In ‘Demonlover,’ Cyber Kicks and Dangerous Video Games

Moving confidently back and forth between youth films, backstage stories, family sagas, period pieces, melodramas, romantic comedies, diva vehicles and biopics, Olivier Assayas may be the most versatile French director of his generation.

“Demonlover” (2002), streaming via Film at Lincoln Center in a new director’s cut, combines several modes. It’s an intricately plotted, cool and nasty cyber-thriller that, twisting itself into a Möbius strip, means to expose cutthroat industrial intrigue in the video game industry.

Snazzy from the onset, “Demonlover” opens mid-red-eye in a first-class airline cabin populated by high-powered business types. As her colleagues snooze, the enigmatic Diane (an elegantly wan Connie Nielsen) laces one of their water containers with a powerful sedative to eliminate a rival. Complications ensue, accentuated by hard-edge techno and a score mainly supplied by Sonic Youth.

Cutting on motion from close-up to close-up (or from TV to laptop screen), “Demonlover” gives the impression of continuously switching the channel. A heady globalism prevails. Business lunches are negotiations in three languages. Casual references to Qatari real estate deals punctuate the matter at hand, namely an interest by Diane’s firm in acquiring worldwide distribution rights for pornographic anime — providing none of the female cartoon characters are underage. The meeting smoothly segues to the animation studio, a strobe-lit Tokyo disco, then back to a hotel where, having revved their engines on separately watched porn, Diane and her boss Hervé (Charles Berling) go through the motions of nearly having sex.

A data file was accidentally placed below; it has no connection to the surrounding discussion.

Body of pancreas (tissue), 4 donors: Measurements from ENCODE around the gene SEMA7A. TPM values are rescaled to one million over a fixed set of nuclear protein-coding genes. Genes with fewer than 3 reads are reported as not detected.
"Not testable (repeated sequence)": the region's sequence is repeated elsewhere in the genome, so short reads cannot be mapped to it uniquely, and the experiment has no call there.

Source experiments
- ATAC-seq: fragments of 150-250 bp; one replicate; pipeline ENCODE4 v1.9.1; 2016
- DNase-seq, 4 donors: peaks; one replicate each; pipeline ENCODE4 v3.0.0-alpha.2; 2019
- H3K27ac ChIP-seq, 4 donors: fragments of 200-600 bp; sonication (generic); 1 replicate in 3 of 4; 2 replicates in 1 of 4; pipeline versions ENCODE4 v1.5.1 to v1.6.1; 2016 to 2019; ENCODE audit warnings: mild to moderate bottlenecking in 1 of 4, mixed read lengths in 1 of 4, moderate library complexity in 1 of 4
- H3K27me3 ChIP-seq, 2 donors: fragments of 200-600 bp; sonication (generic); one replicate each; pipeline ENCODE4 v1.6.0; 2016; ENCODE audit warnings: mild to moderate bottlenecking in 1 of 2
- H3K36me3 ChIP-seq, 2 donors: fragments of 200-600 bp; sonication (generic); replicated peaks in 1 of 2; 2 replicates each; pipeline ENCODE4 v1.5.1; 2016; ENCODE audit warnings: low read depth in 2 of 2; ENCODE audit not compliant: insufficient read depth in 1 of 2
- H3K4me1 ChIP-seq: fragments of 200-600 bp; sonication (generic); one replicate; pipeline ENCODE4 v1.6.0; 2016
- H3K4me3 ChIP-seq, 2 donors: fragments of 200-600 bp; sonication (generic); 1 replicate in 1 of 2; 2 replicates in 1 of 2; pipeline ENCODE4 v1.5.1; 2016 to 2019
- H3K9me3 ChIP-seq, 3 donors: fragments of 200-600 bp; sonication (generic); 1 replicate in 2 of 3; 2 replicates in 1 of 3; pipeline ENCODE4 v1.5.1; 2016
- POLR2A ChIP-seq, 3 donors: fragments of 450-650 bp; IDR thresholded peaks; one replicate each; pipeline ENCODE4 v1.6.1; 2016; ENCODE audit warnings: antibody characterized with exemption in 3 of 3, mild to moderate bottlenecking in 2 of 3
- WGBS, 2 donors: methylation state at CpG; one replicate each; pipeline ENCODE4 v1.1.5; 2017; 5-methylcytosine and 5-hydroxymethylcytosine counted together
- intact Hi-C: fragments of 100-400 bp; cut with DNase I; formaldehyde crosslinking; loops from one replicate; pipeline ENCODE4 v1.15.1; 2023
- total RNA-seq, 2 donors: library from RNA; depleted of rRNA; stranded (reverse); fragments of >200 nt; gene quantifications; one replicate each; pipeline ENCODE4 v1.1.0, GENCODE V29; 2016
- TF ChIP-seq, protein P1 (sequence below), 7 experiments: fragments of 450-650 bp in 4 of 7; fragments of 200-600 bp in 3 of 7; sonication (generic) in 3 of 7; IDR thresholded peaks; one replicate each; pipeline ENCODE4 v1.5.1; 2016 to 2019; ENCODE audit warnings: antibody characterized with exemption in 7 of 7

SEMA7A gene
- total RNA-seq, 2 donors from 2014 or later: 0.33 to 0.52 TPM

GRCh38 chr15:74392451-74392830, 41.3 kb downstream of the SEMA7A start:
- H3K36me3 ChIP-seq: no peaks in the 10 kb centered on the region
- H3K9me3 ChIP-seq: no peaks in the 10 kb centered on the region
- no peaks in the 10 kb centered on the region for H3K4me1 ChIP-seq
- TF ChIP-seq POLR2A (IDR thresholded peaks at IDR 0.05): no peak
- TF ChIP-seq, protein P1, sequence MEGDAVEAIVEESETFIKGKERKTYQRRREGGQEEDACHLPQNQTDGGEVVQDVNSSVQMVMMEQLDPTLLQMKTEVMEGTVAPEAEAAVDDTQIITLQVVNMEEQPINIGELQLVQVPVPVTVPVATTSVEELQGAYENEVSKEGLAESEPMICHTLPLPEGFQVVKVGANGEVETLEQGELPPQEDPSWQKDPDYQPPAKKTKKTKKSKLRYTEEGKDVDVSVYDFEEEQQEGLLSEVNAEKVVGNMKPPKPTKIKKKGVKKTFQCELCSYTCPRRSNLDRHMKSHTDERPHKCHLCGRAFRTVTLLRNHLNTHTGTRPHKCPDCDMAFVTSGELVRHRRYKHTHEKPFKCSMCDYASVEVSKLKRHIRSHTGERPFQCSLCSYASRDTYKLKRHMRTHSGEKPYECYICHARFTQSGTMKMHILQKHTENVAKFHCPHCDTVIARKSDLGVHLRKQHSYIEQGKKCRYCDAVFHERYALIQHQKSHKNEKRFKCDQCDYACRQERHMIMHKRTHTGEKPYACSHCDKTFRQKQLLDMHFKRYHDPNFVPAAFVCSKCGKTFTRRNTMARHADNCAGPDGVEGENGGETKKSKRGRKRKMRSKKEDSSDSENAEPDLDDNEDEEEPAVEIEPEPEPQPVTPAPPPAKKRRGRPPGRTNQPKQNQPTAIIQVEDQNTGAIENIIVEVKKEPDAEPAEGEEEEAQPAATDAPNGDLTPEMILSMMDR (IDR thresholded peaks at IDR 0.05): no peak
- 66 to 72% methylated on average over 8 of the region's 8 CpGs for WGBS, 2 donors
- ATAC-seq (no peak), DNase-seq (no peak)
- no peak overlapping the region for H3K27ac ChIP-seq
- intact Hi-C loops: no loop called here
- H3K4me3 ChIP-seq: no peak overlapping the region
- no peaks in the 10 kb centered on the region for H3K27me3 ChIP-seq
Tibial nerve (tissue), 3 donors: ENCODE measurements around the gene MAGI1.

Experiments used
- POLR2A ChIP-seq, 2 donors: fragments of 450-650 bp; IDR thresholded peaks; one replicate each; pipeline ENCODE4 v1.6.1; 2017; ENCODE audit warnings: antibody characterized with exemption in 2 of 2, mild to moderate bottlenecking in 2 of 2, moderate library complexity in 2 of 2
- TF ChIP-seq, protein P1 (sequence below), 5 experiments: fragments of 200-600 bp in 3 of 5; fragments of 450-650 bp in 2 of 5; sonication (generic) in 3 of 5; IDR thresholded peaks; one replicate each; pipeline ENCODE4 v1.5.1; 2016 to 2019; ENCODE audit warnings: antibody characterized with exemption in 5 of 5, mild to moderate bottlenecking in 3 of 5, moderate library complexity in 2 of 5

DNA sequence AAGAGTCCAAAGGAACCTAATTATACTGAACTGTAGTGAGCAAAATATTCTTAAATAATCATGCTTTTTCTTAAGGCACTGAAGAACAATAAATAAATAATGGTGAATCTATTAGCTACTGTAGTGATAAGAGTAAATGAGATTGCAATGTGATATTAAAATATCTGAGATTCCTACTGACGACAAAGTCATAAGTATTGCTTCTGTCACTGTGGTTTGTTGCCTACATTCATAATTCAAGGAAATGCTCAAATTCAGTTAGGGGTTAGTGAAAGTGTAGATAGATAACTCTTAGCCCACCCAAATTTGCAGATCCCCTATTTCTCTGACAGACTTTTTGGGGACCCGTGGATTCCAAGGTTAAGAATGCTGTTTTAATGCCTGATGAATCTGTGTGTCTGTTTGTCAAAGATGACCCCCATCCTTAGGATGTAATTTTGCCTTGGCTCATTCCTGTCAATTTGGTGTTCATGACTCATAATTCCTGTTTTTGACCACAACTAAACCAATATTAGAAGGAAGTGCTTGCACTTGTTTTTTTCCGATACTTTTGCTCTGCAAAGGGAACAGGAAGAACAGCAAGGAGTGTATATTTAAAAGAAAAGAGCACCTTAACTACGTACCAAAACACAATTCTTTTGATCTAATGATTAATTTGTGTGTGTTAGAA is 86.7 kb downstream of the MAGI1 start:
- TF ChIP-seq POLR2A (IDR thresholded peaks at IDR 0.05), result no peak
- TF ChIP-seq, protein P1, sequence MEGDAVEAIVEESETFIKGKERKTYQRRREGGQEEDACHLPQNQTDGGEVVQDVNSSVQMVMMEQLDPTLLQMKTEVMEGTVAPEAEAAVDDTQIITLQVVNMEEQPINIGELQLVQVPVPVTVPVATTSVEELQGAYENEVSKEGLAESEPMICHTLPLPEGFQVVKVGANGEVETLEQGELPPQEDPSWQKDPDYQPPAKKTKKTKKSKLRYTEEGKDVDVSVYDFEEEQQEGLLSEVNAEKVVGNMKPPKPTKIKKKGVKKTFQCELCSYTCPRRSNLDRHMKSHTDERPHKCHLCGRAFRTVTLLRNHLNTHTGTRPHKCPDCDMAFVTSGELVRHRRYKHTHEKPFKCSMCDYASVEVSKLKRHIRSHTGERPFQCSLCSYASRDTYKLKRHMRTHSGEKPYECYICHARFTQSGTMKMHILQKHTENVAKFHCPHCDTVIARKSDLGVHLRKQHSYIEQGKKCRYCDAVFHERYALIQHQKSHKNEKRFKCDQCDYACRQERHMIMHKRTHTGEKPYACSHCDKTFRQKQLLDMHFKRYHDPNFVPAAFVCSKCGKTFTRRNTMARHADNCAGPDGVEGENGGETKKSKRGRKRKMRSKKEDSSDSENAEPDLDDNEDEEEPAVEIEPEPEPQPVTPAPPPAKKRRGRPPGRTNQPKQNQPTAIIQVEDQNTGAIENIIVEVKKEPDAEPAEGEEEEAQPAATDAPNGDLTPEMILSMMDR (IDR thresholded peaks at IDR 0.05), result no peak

Every character in “Demonlover” is a player in a murkily grasped game. As impassive as she is, Diane demonstrates her action chops, fencing with two rival women. An American interloper (Gina Gershon, bursting onto the scene in an “I ♥ Gossip” T-shirt) briefly commands the movie, while Diane’s grouchy assistant Elise (Chloë Sevigny) conspires behind the scenes.

Elise maintains the illusion of a normal life, checking on her babysitter in the midst of brutal intrigue, even as Diane’s role as a double (triple?) agent appears increasingly theoretical. Like her, the movie grows more abstract as the action accelerates. Well before coldblooded Diane survives a car-crash conflagration, it’s apparent that she is some sort of avatar, a kind of Lara Croft (or maybe a replicant gone rogue) living in a live-action anime.

The plot doesn’t thicken so much as dissolve or self-destruct. “Demonlover” evokes “Irma Vep” (1996), Assayas’s mock vérité account of an unmade French crime film, in pondering its entertainment context, which, in this case, is a world of soulless sensation and virtual thrills. (The movie also recalls David Cronenberg’s hilariously maligned “Videodrome,” from 1983, which concocts a cable TV network even creepier than the S&M website that holds Diane in thrall.)

As noted by Stephen Holden in his New York Times review, “‘Demonlover’ is a movie about becoming what you watch,” not least if the viewer is a suburban teenager supposedly doing his homework. The movie struck many as annoyingly trendy when it premiered at Cannes in 2002. Nearly two decades later, its Everything-is-Now pyrotechnics have aged well, although it is hard to ignore the flip-top phones.


Available to stream starting Feb. 12 at Film at Lincoln Center;

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